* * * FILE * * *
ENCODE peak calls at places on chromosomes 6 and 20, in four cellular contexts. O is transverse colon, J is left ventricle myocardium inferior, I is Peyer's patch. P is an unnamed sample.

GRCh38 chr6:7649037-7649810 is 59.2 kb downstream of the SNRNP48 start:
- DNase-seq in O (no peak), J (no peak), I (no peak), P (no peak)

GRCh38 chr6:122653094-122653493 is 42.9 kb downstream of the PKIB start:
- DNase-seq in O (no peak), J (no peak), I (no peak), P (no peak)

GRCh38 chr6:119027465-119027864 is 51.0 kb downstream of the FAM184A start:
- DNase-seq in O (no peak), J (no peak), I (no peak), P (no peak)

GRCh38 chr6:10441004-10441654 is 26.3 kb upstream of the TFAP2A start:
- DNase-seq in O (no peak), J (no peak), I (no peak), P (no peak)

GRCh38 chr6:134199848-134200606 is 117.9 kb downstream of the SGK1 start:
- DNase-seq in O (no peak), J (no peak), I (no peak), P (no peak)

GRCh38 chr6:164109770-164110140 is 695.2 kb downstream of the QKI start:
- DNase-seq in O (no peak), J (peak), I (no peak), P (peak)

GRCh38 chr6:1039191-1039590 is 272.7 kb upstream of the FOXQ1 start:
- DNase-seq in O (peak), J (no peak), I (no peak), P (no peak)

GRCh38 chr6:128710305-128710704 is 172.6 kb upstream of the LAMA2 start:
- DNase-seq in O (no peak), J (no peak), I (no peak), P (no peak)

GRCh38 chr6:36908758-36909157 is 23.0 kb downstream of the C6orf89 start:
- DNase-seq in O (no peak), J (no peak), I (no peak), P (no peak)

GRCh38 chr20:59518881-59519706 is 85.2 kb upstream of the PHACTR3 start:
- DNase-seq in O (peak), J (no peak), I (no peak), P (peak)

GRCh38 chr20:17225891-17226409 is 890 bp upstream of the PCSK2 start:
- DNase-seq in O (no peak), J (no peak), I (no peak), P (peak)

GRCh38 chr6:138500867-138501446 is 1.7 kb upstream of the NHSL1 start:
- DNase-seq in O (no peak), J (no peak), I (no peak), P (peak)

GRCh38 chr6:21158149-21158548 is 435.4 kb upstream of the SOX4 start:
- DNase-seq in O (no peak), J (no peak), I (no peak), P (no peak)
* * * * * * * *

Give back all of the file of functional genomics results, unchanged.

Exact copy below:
ENCODE peak calls at places on chromosomes 6 and 20, in four cellular contexts. O is transverse colon, J is left ventricle myocardium inferior, I is Peyer's patch. P is an unnamed sample.

GRCh38 chr6:7649037-7649810 is 59.2 kb downstream of the SNRNP48 start:
- DNase-seq in O (no peak), J (no peak), I (no peak), P (no peak)

GRCh38 chr6:122653094-122653493 is 42.9 kb downstream of the PKIB start:
- DNase-seq in O (no peak), J (no peak), I (no peak), P (no peak)

GRCh38 chr6:119027465-119027864 is 51.0 kb downstream of the FAM184A start:
- DNase-seq in O (no peak), J (no peak), I (no peak), P (no peak)

GRCh38 chr6:10441004-10441654 is 26.3 kb upstream of the TFAP2A start:
- DNase-seq in O (no peak), J (no peak), I (no peak), P (no peak)

GRCh38 chr6:134199848-134200606 is 117.9 kb downstream of the SGK1 start:
- DNase-seq in O (no peak), J (no peak), I (no peak), P (no peak)

GRCh38 chr6:164109770-164110140 is 695.2 kb downstream of the QKI start:
- DNase-seq in O (no peak), J (peak), I (no peak), P (peak)

GRCh38 chr6:1039191-1039590 is 272.7 kb upstream of the FOXQ1 start:
- DNase-seq in O (peak), J (no peak), I (no peak), P (no peak)

GRCh38 chr6:128710305-128710704 is 172.6 kb upstream of the LAMA2 start:
- DNase-seq in O (no peak), J (no peak), I (no peak), P (no peak)

GRCh38 chr6:36908758-36909157 is 23.0 kb downstream of the C6orf89 start:
- DNase-seq in O (no peak), J (no peak), I (no peak), P (no peak)

GRCh38 chr20:59518881-59519706 is 85.2 kb upstream of the PHACTR3 start:
- DNase-seq in O (peak), J (no peak), I (no peak), P (peak)

GRCh38 chr20:17225891-17226409 is 890 bp upstream of the PCSK2 start:
- DNase-seq in O (no peak), J (no peak), I (no peak), P (peak)

GRCh38 chr6:138500867-138501446 is 1.7 kb upstream of the NHSL1 start:
- DNase-seq in O (no peak), J (no peak), I (no peak), P (peak)

GRCh38 chr6:21158149-21158548 is 435.4 kb upstream of the SOX4 start:
- DNase-seq in O (no peak), J (no peak), I (no peak), P (no peak)